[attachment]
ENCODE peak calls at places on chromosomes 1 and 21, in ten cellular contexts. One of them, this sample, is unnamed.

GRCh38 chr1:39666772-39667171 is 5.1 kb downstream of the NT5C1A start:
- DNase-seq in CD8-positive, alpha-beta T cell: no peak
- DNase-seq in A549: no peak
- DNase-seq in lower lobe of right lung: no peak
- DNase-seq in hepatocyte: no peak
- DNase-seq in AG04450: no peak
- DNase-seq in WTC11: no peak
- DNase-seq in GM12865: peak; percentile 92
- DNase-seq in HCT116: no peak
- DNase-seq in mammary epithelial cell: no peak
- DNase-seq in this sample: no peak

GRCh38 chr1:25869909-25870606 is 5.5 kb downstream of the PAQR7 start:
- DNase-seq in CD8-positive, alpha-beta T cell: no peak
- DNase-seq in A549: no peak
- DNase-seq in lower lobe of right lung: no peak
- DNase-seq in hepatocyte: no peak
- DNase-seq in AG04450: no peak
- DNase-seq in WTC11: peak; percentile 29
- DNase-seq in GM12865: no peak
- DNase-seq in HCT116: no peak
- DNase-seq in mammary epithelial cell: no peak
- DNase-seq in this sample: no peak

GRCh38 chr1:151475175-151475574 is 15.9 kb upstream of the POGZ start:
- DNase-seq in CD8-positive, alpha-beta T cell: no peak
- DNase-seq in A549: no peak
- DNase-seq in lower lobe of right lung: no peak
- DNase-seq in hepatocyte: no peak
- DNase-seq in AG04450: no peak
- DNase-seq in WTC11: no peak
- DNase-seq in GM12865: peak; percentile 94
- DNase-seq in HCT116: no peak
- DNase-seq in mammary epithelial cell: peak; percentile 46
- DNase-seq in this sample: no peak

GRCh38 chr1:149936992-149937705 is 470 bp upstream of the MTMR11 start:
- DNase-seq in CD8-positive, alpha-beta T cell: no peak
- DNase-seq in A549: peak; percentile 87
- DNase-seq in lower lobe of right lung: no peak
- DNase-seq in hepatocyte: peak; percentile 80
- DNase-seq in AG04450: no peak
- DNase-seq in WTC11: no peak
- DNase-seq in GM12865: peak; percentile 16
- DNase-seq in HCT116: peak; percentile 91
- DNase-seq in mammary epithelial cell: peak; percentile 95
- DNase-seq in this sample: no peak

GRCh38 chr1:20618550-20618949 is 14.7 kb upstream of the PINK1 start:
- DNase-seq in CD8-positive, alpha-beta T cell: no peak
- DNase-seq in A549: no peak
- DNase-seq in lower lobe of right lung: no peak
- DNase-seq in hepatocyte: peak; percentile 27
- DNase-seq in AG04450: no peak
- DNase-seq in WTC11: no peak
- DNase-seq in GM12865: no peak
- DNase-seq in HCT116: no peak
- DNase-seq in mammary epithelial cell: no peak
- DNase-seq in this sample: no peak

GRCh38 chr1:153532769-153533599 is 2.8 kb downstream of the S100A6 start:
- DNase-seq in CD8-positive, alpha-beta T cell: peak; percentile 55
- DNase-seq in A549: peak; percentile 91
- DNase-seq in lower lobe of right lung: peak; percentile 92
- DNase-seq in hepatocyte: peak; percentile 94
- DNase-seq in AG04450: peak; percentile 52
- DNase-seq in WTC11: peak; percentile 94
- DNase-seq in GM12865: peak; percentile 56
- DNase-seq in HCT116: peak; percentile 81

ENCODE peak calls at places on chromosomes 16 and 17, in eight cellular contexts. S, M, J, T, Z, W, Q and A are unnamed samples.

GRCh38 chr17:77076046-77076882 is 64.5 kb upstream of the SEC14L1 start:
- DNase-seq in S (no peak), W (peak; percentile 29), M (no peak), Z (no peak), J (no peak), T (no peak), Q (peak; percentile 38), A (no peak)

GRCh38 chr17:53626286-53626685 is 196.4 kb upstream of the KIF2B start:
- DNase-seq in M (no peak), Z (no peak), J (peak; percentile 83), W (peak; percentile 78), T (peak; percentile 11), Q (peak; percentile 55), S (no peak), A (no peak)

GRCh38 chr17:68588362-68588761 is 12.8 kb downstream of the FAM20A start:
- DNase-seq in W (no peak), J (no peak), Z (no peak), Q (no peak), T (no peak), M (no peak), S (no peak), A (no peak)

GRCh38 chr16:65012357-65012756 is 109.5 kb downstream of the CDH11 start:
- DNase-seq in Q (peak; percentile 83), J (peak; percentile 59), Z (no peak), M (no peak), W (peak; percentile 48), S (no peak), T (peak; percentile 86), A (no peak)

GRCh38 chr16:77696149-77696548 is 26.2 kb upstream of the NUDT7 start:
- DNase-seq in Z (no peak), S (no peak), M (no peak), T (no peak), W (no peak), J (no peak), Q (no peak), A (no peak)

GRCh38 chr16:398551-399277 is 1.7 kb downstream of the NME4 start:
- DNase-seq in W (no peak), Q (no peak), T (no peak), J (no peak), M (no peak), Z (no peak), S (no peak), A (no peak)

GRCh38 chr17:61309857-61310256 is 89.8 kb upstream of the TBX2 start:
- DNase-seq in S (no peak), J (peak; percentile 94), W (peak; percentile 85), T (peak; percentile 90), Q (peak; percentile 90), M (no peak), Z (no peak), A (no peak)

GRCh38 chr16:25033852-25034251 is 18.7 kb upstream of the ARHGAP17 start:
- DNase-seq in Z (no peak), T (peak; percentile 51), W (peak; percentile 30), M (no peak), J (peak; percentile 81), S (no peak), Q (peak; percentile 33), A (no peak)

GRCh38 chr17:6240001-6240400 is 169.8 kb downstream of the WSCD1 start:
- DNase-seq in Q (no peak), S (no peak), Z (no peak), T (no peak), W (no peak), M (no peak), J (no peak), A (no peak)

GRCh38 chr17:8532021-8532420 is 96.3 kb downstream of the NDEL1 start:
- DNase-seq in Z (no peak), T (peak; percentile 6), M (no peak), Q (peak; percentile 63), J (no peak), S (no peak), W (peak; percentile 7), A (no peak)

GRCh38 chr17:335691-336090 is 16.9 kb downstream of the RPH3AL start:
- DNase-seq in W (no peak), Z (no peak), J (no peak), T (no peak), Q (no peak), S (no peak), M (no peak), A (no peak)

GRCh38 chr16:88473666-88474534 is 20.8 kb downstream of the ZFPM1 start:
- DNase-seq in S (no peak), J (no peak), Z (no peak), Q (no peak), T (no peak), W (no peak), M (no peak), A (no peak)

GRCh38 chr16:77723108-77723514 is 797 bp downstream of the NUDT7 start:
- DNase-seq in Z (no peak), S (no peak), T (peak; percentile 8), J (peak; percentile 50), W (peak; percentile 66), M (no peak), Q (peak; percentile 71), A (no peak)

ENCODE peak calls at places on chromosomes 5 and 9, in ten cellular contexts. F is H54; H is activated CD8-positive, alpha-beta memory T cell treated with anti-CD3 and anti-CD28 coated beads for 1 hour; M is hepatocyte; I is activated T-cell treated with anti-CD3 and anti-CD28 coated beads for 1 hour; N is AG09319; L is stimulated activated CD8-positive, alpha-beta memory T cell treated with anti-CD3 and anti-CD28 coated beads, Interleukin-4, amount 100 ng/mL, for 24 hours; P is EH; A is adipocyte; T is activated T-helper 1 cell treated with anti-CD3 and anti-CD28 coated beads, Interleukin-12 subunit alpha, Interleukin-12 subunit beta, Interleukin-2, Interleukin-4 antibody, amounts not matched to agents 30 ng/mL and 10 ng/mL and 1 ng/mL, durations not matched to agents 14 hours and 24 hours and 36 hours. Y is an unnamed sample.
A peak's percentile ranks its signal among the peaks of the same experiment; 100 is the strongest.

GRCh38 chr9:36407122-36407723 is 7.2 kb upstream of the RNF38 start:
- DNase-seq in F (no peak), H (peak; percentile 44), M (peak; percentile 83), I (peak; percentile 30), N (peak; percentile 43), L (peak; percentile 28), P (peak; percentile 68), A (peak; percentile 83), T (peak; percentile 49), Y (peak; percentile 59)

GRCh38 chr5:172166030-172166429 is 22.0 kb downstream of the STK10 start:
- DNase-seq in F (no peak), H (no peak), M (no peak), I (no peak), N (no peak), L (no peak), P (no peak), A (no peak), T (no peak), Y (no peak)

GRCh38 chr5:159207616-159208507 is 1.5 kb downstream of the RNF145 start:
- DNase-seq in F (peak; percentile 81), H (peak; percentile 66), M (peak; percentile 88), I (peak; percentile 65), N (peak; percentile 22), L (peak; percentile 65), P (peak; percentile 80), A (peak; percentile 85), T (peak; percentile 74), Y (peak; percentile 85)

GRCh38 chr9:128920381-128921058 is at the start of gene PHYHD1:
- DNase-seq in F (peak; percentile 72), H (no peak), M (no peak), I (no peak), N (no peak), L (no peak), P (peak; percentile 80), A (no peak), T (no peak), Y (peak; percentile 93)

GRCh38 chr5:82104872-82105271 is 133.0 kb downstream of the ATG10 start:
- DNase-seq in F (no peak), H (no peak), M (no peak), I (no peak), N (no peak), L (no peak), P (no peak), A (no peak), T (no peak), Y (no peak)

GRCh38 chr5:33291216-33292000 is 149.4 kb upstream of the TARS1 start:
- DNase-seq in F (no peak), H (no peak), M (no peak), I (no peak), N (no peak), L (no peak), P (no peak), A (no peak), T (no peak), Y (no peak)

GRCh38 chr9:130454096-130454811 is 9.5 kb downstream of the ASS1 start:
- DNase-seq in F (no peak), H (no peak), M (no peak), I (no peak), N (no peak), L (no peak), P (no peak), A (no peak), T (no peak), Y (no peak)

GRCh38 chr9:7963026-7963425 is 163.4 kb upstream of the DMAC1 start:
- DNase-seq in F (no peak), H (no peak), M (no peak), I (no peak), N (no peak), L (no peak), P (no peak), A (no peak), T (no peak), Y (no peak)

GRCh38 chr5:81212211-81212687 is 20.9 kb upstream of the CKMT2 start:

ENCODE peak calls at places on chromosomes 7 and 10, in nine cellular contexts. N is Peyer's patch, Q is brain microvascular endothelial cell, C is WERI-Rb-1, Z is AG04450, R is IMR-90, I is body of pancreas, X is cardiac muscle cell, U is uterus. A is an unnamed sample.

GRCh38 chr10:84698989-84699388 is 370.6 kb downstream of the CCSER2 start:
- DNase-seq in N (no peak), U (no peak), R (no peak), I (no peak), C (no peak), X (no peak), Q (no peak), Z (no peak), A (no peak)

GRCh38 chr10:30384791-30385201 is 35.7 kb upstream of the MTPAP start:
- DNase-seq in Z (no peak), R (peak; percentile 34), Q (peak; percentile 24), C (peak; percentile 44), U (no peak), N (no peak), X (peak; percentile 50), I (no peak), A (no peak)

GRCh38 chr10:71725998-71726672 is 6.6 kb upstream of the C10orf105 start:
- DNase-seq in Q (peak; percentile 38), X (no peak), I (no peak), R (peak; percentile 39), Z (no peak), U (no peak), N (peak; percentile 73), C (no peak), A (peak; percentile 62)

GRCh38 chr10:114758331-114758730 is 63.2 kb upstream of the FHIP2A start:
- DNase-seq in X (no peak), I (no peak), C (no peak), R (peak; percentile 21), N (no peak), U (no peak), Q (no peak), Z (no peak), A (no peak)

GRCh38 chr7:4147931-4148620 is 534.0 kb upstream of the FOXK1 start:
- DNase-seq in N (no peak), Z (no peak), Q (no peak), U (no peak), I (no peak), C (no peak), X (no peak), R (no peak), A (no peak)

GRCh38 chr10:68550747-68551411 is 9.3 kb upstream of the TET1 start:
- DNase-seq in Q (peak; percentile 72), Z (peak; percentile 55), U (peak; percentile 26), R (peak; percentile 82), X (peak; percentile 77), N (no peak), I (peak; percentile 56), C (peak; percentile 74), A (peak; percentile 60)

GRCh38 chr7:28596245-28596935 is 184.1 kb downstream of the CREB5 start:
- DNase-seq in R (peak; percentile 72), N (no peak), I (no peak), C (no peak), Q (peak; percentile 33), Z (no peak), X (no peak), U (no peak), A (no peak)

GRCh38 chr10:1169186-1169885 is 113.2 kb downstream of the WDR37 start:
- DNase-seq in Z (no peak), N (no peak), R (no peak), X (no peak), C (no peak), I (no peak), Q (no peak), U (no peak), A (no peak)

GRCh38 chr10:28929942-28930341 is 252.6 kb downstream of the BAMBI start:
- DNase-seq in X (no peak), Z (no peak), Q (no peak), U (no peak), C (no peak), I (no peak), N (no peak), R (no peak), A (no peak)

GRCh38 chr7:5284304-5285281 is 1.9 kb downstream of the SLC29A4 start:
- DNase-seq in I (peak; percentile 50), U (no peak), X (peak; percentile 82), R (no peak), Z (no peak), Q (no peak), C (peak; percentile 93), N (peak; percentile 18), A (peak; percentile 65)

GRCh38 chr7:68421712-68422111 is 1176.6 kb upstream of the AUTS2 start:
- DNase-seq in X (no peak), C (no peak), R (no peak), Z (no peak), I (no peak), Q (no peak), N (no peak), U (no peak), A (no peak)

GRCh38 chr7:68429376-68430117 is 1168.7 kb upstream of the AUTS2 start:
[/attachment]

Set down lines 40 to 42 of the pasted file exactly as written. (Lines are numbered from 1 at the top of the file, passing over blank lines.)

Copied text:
- DNase-seq in AG04450: no peak
- DNase-seq in WTC11: no peak
- DNase-seq in GM12865: peak; percentile 16